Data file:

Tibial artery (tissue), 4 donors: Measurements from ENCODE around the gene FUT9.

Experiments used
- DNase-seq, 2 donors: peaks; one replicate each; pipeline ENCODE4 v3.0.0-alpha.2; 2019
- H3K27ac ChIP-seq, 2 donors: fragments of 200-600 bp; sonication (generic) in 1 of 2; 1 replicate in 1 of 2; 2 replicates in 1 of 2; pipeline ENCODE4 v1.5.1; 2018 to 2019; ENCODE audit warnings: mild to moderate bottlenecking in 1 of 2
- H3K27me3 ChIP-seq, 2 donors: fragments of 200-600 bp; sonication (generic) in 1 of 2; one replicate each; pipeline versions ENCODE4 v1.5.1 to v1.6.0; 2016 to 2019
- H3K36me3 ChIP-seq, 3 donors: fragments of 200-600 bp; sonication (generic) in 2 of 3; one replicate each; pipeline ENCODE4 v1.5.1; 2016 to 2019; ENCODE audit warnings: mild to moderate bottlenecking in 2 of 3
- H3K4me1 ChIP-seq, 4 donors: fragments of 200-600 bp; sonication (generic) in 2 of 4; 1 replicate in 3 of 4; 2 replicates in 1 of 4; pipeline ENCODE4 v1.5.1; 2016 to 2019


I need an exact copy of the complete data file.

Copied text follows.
Tibial artery (tissue), 4 donors: Measurements from ENCODE around the gene FUT9.

Experiments used
- DNase-seq, 2 donors: peaks; one replicate each; pipeline ENCODE4 v3.0.0-alpha.2; 2019
- H3K27ac ChIP-seq, 2 donors: fragments of 200-600 bp; sonication (generic) in 1 of 2; 1 replicate in 1 of 2; 2 replicates in 1 of 2; pipeline ENCODE4 v1.5.1; 2018 to 2019; ENCODE audit warnings: mild to moderate bottlenecking in 1 of 2
- H3K27me3 ChIP-seq, 2 donors: fragments of 200-600 bp; sonication (generic) in 1 of 2; one replicate each; pipeline versions ENCODE4 v1.5.1 to v1.6.0; 2016 to 2019
- H3K36me3 ChIP-seq, 3 donors: fragments of 200-600 bp; sonication (generic) in 2 of 3; one replicate each; pipeline ENCODE4 v1.5.1; 2016 to 2019; ENCODE audit warnings: mild to moderate bottlenecking in 2 of 3
- H3K4me1 ChIP-seq, 4 donors: fragments of 200-600 bp; sonication (generic) in 2 of 4; 1 replicate in 3 of 4; 2 replicates in 1 of 4; pipeline ENCODE4 v1.5.1; 2016 to 2019